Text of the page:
Top 20 Chinese Snacks To Try In Tiretta Bazar, Kolkata


Mishit doi, rasgulla, songs, and culture are all famous in Kolkata. But did you know it’s also well-known for its 5 a.m. breakfast market? If not, you should go. Tiretta Bazaar is a neighborhood in Central Kolkata near Lalbazar. It is commonly referred to as Old China Market. The Chinese Indian community in Kolkata’s traditional occupation had been working in the nearby tanning industry as well as in Chinese restaurants. The neighborhood is still known for its Chinese restaurants, where visitors come to sample traditional Chinese and Indian Chinese cuisine.


These deep-fried Chinese bread are one of Tiretti Bazaar’s best-sellers, selling out in minutes for just Rs 5 each. A youtiao is a Chinese donut that is lightly salted on the outside and fluffy and airy on the inside. It looks like a churro but tastes more doughy and is essentially a finger bread made with leavened flour dough. Youtiao originated as a breakfast staple during the Southern Song dynasty in the 12th century.

2.Pork Sausages

Tiretti’s handmade sausages have a cult following; their consistency differs from traditional German meat sausages. Chinese sausages are known for their rich, emulsified texture, which makes them juicier; similarly, Tiretti’s pork sausages are delicate and chewy, with very subtle sweet notes. You can even purchase raw sausages to fry at home or purchase the ingredients to make your own sausage from scratch.

3.Fishball Soup

Tiretti’s breakfast fare adapts this Sichuan delicacy; homemade fish balls are served in a steaming bowl of flavorful broth. The fish balls aren’t deep-fried and usually consist of tender minced fish cooked on medium heat; they’re delicate but filling. Each serving includes two fish balls and a bowl of soup, and it’s usually priced around Rs 20. The warm broth is best paired with a simple meat bun.

4.Momo (Steamed/Fried)

If you like momos, this place will satisfy your cravings. Authentic Chinese dumplings are served with a fiery Chinese sauce and chutney. Aside from the steamed versions, there are also fried wontons with various fillings. Watch for Sui Mai, which are Chinese versions of momos. It comes with a choice of stuffing: pork, chicken, or fish. The steamed and crispy fried momos pair well with the soup and sauce that comes with them.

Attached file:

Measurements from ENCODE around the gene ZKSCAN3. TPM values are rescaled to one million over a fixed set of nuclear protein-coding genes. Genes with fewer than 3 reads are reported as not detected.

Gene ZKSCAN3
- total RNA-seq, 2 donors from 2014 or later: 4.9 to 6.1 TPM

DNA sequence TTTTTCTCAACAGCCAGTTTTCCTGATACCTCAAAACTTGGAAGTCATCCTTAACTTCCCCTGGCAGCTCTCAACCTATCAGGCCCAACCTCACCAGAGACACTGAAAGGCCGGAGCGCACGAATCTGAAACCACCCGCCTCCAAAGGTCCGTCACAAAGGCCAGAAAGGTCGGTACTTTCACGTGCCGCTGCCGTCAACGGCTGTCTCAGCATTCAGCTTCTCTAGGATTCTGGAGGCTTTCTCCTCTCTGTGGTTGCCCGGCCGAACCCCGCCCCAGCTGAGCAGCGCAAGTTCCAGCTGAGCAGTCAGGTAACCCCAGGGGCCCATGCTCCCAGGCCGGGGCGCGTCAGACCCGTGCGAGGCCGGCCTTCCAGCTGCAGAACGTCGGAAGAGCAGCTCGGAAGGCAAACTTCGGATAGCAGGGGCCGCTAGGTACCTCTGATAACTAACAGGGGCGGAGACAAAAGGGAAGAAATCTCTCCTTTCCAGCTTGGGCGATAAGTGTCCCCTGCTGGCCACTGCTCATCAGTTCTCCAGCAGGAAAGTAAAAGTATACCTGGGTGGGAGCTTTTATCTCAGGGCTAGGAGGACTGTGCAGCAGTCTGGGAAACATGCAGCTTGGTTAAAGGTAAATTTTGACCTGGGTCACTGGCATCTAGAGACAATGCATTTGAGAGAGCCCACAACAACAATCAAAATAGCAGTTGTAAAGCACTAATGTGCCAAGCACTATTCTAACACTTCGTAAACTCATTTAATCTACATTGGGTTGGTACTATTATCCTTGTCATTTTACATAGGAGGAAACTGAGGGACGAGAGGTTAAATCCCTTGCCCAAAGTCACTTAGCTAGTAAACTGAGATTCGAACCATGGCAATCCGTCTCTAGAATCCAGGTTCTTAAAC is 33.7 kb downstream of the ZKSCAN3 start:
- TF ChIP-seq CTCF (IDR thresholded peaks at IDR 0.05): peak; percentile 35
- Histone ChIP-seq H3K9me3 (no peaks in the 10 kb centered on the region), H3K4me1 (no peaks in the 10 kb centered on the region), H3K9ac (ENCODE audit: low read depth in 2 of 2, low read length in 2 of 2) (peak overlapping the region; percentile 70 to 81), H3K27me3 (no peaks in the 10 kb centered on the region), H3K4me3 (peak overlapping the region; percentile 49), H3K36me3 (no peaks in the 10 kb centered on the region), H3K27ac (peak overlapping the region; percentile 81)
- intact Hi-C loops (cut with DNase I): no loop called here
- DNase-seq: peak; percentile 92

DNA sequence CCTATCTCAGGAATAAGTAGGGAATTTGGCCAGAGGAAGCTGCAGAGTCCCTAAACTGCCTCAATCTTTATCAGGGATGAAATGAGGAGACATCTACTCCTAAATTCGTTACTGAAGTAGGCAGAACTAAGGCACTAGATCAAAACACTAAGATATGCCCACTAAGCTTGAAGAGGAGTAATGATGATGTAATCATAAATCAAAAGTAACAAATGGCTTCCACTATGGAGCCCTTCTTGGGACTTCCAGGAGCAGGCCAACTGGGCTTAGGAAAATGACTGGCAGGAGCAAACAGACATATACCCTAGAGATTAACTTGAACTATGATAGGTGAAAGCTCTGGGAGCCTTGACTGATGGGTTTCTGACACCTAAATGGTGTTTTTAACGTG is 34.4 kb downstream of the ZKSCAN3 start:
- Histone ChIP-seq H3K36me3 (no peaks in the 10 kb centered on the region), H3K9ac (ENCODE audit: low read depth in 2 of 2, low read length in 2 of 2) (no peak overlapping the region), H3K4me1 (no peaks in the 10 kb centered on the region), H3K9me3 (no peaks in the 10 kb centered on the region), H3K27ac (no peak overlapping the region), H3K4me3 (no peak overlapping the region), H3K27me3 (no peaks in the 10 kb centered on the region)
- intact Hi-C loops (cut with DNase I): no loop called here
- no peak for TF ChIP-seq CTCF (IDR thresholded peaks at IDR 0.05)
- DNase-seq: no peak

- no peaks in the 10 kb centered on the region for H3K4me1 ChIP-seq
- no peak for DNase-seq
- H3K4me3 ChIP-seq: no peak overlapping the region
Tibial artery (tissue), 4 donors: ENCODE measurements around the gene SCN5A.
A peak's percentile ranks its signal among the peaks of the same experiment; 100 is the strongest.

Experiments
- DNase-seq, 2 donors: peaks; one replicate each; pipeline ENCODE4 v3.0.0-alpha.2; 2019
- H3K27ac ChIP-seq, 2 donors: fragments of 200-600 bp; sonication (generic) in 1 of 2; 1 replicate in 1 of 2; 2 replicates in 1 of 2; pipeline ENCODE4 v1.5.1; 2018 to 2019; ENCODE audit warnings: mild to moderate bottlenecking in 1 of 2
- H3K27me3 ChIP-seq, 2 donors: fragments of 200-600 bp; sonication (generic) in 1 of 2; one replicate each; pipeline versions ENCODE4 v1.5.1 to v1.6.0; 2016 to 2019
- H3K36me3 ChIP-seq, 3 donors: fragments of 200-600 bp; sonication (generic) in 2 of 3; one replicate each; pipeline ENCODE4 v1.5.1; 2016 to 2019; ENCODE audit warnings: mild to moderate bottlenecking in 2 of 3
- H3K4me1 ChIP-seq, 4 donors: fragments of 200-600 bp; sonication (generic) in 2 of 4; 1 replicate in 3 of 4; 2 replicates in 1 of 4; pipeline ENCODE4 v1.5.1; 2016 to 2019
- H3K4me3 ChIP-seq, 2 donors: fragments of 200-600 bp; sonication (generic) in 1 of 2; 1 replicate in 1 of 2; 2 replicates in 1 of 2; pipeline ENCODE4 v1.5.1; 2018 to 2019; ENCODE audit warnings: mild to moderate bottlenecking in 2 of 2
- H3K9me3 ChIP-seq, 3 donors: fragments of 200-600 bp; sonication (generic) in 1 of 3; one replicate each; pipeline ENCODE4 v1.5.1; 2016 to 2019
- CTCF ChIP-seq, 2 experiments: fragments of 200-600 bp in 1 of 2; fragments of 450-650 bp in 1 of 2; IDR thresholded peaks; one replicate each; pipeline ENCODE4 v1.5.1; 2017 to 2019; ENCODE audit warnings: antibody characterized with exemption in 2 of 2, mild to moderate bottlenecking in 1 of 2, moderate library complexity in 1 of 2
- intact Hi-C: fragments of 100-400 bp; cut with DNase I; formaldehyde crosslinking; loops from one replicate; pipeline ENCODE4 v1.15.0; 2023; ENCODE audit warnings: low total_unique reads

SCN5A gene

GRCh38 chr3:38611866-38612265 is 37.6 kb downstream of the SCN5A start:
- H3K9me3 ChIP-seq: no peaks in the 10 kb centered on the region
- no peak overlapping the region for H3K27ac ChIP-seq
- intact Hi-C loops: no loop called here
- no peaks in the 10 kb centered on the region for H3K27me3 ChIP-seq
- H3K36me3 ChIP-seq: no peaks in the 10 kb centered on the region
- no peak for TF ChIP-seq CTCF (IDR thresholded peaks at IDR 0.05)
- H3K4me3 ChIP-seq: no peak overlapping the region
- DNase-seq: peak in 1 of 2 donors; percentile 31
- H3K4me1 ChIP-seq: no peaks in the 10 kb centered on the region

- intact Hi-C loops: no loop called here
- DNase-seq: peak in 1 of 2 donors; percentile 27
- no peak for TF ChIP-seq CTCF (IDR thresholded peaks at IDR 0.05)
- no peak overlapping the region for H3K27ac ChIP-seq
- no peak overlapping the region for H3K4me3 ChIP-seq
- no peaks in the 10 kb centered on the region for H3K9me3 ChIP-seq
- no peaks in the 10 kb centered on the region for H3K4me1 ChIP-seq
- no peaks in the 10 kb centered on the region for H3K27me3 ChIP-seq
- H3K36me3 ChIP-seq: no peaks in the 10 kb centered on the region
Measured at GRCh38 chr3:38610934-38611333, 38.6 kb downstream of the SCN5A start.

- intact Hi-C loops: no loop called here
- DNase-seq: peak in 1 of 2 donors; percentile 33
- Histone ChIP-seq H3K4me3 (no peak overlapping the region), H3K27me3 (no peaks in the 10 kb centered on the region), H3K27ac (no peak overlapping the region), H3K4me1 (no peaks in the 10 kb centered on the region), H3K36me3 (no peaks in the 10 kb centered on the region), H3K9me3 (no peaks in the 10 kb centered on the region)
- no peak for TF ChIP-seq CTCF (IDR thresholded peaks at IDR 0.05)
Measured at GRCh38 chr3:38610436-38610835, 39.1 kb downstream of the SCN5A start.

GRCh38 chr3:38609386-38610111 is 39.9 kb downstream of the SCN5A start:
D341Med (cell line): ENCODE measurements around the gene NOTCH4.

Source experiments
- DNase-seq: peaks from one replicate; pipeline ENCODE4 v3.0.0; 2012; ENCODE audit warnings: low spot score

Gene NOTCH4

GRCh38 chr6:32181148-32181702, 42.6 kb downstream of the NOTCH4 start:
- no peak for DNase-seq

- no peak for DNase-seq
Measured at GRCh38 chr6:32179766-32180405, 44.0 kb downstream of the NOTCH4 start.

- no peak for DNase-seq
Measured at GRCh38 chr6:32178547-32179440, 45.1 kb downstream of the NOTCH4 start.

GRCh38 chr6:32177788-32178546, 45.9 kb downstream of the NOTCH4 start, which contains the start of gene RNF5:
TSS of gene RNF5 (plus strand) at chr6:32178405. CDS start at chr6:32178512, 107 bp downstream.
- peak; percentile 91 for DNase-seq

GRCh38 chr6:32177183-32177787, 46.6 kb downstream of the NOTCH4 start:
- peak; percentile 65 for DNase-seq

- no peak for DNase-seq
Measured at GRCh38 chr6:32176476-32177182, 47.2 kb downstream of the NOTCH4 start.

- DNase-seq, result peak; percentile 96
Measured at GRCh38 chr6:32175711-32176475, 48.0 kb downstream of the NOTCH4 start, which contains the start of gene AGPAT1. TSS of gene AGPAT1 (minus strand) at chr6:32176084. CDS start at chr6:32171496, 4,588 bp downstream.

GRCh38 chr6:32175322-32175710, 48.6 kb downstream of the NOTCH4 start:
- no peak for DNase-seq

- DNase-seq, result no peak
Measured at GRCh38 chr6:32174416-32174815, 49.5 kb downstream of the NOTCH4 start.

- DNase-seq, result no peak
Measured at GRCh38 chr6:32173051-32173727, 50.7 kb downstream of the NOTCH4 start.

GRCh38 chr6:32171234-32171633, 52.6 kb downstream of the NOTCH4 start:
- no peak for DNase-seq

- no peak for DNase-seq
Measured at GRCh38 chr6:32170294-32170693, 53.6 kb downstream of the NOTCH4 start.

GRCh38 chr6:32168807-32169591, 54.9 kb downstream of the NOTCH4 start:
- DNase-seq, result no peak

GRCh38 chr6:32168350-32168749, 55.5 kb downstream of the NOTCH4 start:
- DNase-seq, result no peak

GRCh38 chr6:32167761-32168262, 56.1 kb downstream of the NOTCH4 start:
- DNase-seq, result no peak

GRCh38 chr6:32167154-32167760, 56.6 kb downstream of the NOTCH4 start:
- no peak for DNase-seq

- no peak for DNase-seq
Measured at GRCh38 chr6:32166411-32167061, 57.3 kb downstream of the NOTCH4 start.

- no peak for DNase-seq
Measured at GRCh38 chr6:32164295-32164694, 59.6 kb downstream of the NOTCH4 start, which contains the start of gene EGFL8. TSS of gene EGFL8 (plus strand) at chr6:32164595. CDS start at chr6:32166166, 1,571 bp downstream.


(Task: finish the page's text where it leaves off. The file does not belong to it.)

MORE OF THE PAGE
This popular Chinese dessert is unique in every way and nearly impossible to find in Kolkata. It’s a seasonal dessert only available for about 4-5 months, beginning in September. Moon cakes are tender, dense pastries enclosing a thick, sweet filling; Tiretti’s version simplifies the format and expands its versatility with a filling of raisins, dried cherries, pumpkin candies, and nuts. They’re lighter than traditional mooncakes because they don’t contain bean or seed pastes and are also great as a snack. Rs 80 in the bank

6.Noodle Soup

As the name implies, this is a soupy noodle dish with lots of green vegetables and flavorful veg or chicken stock. Various soups with noodles and other ingredients served in a light broth are referred to as noodle soup. Noodles of various types are used, including rice noodles, wheat noodles, and egg noodles.

7.Pork Rolls/Pork Chops

Sometimes the simplest recipes have the best flavor, and pork rolls and pork chops are perfect examples. This deep-fried crispy dish is a must-order for any pork fan. It is also available in a fish flavor. Like any other meat chop, a pork chop is a loin cut taken perpendicular to the pig’s spine and usually consists of a rib or part of a vertebra. Pork chops are leaner and less processed than other cuts. Chops typically serve as an individual portion with applesauce, vegetables, and other sides.


Steamed doughy Chinese street-style buns are filled with juicy, red roast pork (often curried in red bean paste). They’re large and chunky, with a taipo (or tai po) style; they’re packable, easy to carry around, and travel well. One serving usually includes a single-serve bun, which costs between Rs 25 and Rs 40.